Article: article from journal or magazin.
Proximity of excitatory synapses and astroglial gap junctions in layer IV of the mouse barrel cortex.
Publication types: Journal Article ; Research Support, Non-U.S. Gov't Publication Status: ppublish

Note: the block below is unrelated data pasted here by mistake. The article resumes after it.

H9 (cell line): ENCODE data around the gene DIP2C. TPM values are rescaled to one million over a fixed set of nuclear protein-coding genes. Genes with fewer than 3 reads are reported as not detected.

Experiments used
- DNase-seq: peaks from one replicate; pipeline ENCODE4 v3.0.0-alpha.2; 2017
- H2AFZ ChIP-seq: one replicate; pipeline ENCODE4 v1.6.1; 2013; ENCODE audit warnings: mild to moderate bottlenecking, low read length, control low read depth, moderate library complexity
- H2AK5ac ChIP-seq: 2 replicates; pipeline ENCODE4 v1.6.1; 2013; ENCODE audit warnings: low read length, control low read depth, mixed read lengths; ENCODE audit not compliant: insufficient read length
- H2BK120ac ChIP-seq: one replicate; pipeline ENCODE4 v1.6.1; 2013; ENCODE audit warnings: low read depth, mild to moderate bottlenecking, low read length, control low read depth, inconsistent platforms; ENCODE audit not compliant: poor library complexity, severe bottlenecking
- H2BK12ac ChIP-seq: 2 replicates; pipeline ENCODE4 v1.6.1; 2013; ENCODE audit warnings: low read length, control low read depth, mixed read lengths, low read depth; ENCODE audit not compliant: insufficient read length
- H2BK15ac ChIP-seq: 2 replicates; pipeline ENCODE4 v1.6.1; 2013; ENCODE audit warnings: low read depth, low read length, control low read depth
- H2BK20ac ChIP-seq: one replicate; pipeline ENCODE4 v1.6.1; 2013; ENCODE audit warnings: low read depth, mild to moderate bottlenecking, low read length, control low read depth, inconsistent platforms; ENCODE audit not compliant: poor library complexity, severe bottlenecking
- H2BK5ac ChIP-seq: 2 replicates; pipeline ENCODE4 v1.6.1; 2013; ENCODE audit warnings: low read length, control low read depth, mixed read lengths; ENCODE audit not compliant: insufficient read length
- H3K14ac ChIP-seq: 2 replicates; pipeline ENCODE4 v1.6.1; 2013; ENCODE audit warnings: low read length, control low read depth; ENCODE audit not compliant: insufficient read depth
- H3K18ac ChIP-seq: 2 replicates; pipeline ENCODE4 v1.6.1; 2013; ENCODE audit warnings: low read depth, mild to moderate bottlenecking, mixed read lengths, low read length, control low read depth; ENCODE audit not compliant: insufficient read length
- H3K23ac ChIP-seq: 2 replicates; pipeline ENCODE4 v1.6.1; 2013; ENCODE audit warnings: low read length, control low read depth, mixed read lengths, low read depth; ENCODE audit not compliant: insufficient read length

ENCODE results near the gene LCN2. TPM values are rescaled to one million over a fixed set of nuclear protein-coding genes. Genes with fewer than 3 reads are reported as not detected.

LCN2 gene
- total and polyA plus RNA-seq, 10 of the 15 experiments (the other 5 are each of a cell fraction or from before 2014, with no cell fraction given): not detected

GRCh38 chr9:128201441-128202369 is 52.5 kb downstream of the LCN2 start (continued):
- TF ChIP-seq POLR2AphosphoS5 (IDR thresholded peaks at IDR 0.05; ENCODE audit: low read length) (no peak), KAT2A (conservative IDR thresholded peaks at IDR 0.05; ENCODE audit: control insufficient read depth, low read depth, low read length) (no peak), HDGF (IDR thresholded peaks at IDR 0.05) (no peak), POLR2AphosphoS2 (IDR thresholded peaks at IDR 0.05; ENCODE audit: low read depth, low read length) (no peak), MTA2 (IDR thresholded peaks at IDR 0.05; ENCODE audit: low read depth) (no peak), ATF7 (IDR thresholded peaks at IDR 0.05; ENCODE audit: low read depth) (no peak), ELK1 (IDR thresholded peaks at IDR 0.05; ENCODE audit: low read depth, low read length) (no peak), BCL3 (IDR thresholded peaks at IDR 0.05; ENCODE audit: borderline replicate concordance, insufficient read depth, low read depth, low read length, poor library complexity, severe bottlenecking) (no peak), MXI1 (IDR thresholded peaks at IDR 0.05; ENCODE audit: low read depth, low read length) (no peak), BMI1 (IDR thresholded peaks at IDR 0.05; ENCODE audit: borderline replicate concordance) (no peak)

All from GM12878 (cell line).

Neurons and astrocytes, the two major cell populations in the adult brain, are characterized by their own mode of intercellular communication--the synapses and the gap junctions (GJ), respectively. In addition, there is increasing evidence for dynamic and metabolic neuroglial interactions resulting in the modulation of synaptic transmission at the so-called "tripartite synapse". Based on this, we have investigated at the ultrastructural level how excitatory synapses (ES) and astroglial GJ are spatially distributed in layer IV of the barrel cortex of the adult mouse. We used specific antibodies for connexin (Cx) 30 and 43 to identify astroglial GJ, these two proteins are known to be present in the majority of astroglial GJ in the cerebral cortex. In electron-microscopic images, we measured the distance between two ES, between two GJ and between a GJ and its nearest ES. We found a ratio of two GJ per three ES in the hollow and septal areas. Taking into account the size of an astrocyte domain, the high density of GJ suggests the occurrence of reflexive type, i.e. GJ between processes of the same astrocyte. Interestingly, the distance between an ES and an astroglial GJ was found to be significantly lower than that between either two synapses or between two GJ. These observations indicate that the two modes of cell-to-cell communication are not randomly distributed in layer IV of the barrel cortex. Consequently, this feature may provide the morphological support for the recently reported functional interactions between neuronal circuits and astroglial networks.
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